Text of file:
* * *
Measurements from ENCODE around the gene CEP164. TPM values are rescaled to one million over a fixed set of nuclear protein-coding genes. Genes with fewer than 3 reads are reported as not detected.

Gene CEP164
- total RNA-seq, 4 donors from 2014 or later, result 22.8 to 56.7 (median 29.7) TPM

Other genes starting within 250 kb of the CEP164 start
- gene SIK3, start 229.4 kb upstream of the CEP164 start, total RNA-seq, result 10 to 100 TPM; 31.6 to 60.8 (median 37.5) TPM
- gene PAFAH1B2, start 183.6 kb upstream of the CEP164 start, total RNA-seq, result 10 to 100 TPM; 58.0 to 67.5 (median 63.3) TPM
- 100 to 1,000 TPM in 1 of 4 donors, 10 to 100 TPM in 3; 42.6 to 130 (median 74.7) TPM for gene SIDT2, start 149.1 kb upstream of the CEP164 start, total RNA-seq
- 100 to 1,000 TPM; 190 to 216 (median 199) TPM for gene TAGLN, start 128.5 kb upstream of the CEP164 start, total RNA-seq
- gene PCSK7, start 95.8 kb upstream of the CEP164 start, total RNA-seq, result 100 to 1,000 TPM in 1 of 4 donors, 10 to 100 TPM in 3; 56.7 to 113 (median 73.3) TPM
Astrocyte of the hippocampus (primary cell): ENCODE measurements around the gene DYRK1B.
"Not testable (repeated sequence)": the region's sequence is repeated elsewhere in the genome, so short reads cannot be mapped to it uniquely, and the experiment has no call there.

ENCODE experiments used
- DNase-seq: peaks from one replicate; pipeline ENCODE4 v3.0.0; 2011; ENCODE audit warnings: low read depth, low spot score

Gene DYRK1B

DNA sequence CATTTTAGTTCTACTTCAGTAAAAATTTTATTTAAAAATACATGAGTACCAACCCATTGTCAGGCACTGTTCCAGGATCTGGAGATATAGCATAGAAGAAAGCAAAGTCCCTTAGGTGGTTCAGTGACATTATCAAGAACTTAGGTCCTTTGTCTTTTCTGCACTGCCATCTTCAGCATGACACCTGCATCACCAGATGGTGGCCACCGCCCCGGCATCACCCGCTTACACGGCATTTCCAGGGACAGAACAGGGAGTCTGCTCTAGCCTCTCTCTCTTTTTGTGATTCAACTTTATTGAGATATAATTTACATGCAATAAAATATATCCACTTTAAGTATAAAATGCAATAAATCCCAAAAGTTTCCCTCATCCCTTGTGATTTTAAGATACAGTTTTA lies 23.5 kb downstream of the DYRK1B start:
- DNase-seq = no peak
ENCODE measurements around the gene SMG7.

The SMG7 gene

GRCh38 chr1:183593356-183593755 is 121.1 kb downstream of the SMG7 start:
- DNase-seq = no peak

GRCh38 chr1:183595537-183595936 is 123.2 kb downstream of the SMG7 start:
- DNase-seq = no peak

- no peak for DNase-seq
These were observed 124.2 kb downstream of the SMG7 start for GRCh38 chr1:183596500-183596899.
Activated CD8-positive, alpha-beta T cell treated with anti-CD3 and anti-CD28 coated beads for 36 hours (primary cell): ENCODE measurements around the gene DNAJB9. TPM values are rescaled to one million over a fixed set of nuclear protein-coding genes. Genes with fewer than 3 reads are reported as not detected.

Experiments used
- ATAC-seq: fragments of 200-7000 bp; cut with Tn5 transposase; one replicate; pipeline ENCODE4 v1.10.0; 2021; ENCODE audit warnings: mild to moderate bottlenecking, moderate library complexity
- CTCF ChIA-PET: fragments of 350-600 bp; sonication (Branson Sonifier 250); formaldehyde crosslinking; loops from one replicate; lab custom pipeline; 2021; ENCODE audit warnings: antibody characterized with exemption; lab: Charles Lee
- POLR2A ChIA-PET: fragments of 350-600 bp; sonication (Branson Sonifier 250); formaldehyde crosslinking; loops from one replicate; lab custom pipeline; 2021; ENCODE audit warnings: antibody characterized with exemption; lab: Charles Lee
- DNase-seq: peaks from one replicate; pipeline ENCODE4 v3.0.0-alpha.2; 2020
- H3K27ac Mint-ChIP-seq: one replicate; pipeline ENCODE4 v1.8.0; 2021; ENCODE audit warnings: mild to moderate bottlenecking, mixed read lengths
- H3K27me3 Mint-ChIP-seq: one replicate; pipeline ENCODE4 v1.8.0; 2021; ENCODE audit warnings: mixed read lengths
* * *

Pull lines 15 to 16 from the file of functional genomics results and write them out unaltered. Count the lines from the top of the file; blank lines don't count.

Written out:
DNA sequence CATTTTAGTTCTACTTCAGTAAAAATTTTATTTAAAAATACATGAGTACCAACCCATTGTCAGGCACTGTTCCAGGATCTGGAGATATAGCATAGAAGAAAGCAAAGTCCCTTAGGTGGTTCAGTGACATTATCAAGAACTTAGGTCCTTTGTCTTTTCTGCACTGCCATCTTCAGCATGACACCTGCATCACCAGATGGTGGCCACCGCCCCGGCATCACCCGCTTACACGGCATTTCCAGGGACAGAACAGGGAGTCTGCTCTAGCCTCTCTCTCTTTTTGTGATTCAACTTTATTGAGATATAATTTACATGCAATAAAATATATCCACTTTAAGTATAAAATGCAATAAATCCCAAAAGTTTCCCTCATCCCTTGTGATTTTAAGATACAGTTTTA lies 23.5 kb downstream of the DYRK1B start:
- DNase-seq = no peak